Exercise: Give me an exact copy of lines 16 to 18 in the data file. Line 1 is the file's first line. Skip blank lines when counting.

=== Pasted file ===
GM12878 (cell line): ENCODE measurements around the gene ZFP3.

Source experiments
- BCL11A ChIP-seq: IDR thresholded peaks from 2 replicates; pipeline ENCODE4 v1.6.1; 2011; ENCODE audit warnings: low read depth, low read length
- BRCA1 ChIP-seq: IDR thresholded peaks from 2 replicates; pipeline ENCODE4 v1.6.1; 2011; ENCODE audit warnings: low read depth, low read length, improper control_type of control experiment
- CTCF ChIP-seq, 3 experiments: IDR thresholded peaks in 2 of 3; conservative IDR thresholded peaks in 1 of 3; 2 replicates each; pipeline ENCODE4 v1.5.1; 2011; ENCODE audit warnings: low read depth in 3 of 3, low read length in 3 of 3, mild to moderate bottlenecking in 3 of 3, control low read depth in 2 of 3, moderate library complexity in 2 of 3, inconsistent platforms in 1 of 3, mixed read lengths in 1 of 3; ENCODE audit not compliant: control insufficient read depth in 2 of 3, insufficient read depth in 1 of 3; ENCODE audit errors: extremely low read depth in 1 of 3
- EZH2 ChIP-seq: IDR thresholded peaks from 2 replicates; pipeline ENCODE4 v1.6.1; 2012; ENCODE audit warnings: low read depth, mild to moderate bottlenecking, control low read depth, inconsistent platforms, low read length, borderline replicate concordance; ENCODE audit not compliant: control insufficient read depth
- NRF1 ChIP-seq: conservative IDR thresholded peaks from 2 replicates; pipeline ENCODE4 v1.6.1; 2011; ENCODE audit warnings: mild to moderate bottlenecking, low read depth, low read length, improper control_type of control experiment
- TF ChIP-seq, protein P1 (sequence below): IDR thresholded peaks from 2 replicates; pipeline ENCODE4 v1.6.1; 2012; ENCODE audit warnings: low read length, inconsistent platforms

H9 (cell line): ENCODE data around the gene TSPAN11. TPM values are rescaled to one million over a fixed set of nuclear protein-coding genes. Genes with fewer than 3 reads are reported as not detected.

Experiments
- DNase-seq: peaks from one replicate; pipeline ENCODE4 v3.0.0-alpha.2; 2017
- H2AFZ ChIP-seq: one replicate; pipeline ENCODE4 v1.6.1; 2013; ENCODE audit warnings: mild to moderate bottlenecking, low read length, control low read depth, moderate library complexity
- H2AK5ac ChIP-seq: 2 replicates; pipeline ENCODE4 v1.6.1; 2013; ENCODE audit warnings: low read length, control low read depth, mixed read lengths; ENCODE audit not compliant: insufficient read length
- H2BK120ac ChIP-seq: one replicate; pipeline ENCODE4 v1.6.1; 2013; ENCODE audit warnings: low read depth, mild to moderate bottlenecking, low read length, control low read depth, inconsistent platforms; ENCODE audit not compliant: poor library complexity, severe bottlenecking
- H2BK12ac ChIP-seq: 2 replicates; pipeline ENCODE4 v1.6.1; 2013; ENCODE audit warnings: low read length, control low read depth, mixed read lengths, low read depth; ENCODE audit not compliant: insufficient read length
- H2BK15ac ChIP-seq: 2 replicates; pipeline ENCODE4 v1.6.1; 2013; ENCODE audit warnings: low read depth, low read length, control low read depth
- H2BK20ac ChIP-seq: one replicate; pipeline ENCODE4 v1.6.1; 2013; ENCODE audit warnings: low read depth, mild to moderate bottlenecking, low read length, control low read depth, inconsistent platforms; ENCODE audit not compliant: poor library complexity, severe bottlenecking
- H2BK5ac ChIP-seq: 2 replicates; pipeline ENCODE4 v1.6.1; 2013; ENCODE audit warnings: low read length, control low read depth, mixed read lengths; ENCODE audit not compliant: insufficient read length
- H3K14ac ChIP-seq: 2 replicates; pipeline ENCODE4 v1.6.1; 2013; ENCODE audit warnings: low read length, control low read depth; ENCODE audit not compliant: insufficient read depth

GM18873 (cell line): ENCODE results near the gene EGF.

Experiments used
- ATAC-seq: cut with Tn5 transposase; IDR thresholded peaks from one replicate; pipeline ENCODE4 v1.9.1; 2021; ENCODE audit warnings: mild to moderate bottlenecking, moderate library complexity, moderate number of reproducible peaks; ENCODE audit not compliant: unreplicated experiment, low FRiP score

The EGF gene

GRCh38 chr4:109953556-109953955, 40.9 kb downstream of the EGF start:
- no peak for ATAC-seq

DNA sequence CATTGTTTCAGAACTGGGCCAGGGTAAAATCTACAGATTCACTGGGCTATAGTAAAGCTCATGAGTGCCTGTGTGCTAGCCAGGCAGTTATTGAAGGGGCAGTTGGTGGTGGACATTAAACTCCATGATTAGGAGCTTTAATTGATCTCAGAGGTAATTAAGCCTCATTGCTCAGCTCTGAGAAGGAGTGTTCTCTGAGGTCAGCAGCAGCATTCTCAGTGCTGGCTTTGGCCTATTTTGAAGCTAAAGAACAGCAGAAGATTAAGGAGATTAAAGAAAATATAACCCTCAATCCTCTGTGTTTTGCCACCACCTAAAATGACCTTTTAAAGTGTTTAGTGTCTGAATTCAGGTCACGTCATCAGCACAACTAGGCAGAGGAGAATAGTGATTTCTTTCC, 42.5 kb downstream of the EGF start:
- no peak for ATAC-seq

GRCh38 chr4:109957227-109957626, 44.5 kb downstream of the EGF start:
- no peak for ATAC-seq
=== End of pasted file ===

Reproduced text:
- H2BK15ac ChIP-seq: 2 replicates; pipeline ENCODE4 v1.6.1; 2013; ENCODE audit warnings: low read depth, low read length, control low read depth
- H2BK20ac ChIP-seq: one replicate; pipeline ENCODE4 v1.6.1; 2013; ENCODE audit warnings: low read depth, mild to moderate bottlenecking, low read length, control low read depth, inconsistent platforms; ENCODE audit not compliant: poor library complexity, severe bottlenecking
- H2BK5ac ChIP-seq: 2 replicates; pipeline ENCODE4 v1.6.1; 2013; ENCODE audit warnings: low read length, control low read depth, mixed read lengths; ENCODE audit not compliant: insufficient read length